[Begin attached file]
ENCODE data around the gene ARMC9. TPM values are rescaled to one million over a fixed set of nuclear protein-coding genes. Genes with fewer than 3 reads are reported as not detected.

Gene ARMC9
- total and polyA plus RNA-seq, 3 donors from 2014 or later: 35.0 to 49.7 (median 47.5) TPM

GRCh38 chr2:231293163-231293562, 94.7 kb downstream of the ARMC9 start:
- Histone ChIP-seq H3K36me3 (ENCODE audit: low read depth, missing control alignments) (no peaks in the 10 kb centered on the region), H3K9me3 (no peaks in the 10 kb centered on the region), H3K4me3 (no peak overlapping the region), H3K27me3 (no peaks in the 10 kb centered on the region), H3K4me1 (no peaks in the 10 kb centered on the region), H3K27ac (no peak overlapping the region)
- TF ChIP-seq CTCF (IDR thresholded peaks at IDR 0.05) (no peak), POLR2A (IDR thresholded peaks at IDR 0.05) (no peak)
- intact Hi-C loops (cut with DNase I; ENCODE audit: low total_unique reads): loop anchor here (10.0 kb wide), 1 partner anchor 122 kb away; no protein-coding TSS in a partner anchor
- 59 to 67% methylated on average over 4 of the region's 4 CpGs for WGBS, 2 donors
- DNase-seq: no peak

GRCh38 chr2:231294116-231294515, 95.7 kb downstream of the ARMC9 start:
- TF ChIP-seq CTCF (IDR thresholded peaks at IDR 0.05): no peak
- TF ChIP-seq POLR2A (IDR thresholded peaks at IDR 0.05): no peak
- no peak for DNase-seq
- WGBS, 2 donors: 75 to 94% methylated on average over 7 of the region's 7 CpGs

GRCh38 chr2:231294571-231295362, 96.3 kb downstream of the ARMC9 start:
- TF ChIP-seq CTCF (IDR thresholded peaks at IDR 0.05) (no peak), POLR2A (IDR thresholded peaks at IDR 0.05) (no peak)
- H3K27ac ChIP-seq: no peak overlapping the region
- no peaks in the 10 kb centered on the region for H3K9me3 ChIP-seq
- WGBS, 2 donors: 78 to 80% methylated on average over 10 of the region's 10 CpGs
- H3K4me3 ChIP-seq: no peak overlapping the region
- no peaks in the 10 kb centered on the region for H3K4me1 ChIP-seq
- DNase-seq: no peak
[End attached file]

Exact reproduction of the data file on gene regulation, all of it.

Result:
ENCODE data around the gene ARMC9. TPM values are rescaled to one million over a fixed set of nuclear protein-coding genes. Genes with fewer than 3 reads are reported as not detected.

Gene ARMC9
- total and polyA plus RNA-seq, 3 donors from 2014 or later: 35.0 to 49.7 (median 47.5) TPM

GRCh38 chr2:231293163-231293562, 94.7 kb downstream of the ARMC9 start:
- Histone ChIP-seq H3K36me3 (ENCODE audit: low read depth, missing control alignments) (no peaks in the 10 kb centered on the region), H3K9me3 (no peaks in the 10 kb centered on the region), H3K4me3 (no peak overlapping the region), H3K27me3 (no peaks in the 10 kb centered on the region), H3K4me1 (no peaks in the 10 kb centered on the region), H3K27ac (no peak overlapping the region)
- TF ChIP-seq CTCF (IDR thresholded peaks at IDR 0.05) (no peak), POLR2A (IDR thresholded peaks at IDR 0.05) (no peak)
- intact Hi-C loops (cut with DNase I; ENCODE audit: low total_unique reads): loop anchor here (10.0 kb wide), 1 partner anchor 122 kb away; no protein-coding TSS in a partner anchor
- 59 to 67% methylated on average over 4 of the region's 4 CpGs for WGBS, 2 donors
- DNase-seq: no peak

GRCh38 chr2:231294116-231294515, 95.7 kb downstream of the ARMC9 start:
- TF ChIP-seq CTCF (IDR thresholded peaks at IDR 0.05): no peak
- TF ChIP-seq POLR2A (IDR thresholded peaks at IDR 0.05): no peak
- no peak for DNase-seq
- WGBS, 2 donors: 75 to 94% methylated on average over 7 of the region's 7 CpGs

GRCh38 chr2:231294571-231295362, 96.3 kb downstream of the ARMC9 start:
- TF ChIP-seq CTCF (IDR thresholded peaks at IDR 0.05) (no peak), POLR2A (IDR thresholded peaks at IDR 0.05) (no peak)
- H3K27ac ChIP-seq: no peak overlapping the region
- no peaks in the 10 kb centered on the region for H3K9me3 ChIP-seq
- WGBS, 2 donors: 78 to 80% methylated on average over 10 of the region's 10 CpGs
- H3K4me3 ChIP-seq: no peak overlapping the region
- no peaks in the 10 kb centered on the region for H3K4me1 ChIP-seq
- DNase-seq: no peak